This impaction can be intraosseous (covered by bone) or submucosal (covered by gingiva). It is more common in the upper canine than in the lower. The more frequently impacted teeth are the upper and lower third molars followed by the lower second premolars, the upper canines and the upper central incisors.4,5

Its incidence varies from 0.9-2% up to a 7% in older than 11 years old individuals. Therefore ectopic canines represent the third most frequently included and retained teeth. In 60% of the cases they are located in the palate, 30% in the labial and 10 in between. It occurs more frequently in women (1.17%) than in men (0.51%).6 When surgery is necessary, the crown of the canine is exposed with an apical reposition of the graft if the canine is on the buccal or just releasing the crown from the bone and mucosa if the canine is located palatally, always respecting the amelocemental junction.7

The options for therapeutic management vary depending on the type of retention (buccal or palatal), its severity and the patient’s age. Most patients require surgical intervention, removal, surgical exposure or transplant; with or without orthodontic traction to achieve a correct alignment when the early extraction of the deciduous canine had no success. The best option is surgical exposure of the teeth and orthodontic tradition for its best positioning. This treatment must be performed early to prevent damage to the adjacent teeth, asides from being able to upright the canine when it is still high in the vestibule in the case of labial retentions.8

The prognosis for moving retained teeth depends on a variety of factorssuch as the position of the retained tooth according to the adjacent teeth, its angulation, distance to be moved, root dilacerations and possible ankylosis or root resorption.9,10

In general, horizontally retained canines, ankylosed canines or canines close to incisors (in the horizontal plane) or located more apically are the most difficult to manage or the ones with the poorest prognosis and therefore may need to be extracted; likewise, the chances for success are reduced with age. Complete fixed appliances offer a commonly used alternative with the traction applied by means of an elastomeric chain or elastic thread or with a rigid arch wire. This technique offers a good control system.11,12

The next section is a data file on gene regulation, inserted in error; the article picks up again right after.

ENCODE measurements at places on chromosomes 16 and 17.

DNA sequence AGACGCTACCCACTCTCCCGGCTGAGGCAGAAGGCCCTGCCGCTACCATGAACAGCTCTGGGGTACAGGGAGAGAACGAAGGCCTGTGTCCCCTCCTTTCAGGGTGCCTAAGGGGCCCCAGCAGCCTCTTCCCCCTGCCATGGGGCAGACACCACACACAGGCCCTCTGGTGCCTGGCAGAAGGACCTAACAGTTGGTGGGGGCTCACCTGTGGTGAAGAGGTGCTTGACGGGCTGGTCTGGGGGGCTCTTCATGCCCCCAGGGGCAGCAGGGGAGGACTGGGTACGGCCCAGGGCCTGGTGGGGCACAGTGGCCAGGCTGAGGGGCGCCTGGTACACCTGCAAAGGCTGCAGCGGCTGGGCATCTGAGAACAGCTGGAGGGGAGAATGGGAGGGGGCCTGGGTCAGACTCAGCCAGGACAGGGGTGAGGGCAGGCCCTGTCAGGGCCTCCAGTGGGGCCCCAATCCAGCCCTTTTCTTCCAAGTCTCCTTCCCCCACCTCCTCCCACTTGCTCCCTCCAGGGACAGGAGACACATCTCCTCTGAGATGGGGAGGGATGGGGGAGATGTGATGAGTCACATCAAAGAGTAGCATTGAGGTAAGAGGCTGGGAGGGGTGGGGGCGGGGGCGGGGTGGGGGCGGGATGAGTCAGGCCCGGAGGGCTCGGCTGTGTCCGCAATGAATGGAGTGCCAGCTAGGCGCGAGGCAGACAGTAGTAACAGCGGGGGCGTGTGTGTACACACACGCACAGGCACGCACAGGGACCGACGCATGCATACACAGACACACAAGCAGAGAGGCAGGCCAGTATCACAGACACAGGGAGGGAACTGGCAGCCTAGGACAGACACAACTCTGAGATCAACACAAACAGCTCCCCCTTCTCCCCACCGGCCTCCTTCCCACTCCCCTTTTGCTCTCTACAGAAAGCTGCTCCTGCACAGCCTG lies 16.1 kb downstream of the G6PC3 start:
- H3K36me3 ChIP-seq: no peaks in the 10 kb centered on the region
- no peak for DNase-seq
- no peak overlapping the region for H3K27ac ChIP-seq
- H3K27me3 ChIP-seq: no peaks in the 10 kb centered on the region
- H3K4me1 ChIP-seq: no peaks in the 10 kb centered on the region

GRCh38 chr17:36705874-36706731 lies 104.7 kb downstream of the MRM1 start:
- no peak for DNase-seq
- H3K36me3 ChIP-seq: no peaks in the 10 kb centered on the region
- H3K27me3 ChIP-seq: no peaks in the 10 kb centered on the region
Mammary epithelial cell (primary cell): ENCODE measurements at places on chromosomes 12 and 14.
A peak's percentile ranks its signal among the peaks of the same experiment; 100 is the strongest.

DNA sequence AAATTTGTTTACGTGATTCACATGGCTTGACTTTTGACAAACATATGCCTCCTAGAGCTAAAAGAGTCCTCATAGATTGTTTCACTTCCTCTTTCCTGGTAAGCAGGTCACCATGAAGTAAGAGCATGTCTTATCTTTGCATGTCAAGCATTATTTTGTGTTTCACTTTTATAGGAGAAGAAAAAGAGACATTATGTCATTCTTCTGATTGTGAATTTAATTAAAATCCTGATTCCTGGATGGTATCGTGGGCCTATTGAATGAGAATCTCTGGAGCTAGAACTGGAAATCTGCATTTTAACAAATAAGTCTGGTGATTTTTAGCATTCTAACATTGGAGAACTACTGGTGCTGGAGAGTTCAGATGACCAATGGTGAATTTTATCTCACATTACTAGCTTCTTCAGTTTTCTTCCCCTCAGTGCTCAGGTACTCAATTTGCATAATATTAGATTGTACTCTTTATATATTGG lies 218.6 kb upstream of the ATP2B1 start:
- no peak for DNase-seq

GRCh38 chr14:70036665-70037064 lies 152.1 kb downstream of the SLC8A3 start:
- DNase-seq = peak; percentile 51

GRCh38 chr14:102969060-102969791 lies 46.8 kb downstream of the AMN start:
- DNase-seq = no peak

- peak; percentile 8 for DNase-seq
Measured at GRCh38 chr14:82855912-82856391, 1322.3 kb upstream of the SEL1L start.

Case report

13-year-old patient female patient from Mexico City comes to the Orthodontic Clinic of the Postgraduate Studies and Investigation Division of the National University of Mexico, with the chief complaint «I do not like my teeth because they are crooked».

Clinical examination

Mesofacial patient with a straight profile, slightly retrusive chin and slight protrusion of the lower lip. Her nasolabial angle is 90 degrees. A slight hyperactivity of the mentalis muscle is observed (Figure 1).

Figure 1.

Pretreatment facial photographs.


In the intraoral examination, the patient presents absence of the upper right canine, triangular upper arch and squared lower arch. Severe crowding is observed in both arches and the upper lateral incisors present an anterior crossbite. She has a 4mm. overjet and a 2mm overbite. The lower dental midline is deviated to the left. She is a molar class I on both sides and the canine class is non-assessableon both sides as well (Figure 2).

Figure 2.

Pretreatment intraoral photographs.

Radiographic examination

On the panoramic radiograph we observed the retention of the upper right canine, eruptingupper and lower permanent second molars and included lower third molars (Figure 3).

Figure 3.

Pretreatment panoramic and lateral headfilms.


The cephalometric analysis revealeda skeletal class ipatient due to retrognathia with vertical growth, lower dental protrusion and proclination and narrow airways.


  • 13-year-old female patient.

  • Skeletal class II due to retrusive mandible.

  • Straight profile with hyperactivity of the mentalis muscle.

  • Crossbite of the upper lateral incisors (Figure 4)

    Figure 4.

    Pretreatment study models.

  • Retained upper right canine.

  • Molar class I.

  • Non-assessable canine class.

  • 4mm overjet and 2mm overbite.

  • Deviated lower dental midline.

  • Severe crowding on both arches, triangular upper arch and squared lower arch.

  • Vertical growth.

  • Lower dental protrusion and proclination.

Specific objectives

  • Improve profile

  • Maintain molar class I

  • Obtain canine class I

  • Correct overjet and overbite

  • Improve arch form

  • Improve the inclination of the lower incisors

Treatment plan

  • Placement of a Hyrax-type expansion screw.

  • Extraction of upper and lowerfirst premolars.

  • Edgewise fixed appliances.

Phase 1: Aligning and leveling

0.0175 multistrand archwire

0.014 Niti archwire

0.016 Niti archwire

0.016 SS archwire

Phase 2: Space closure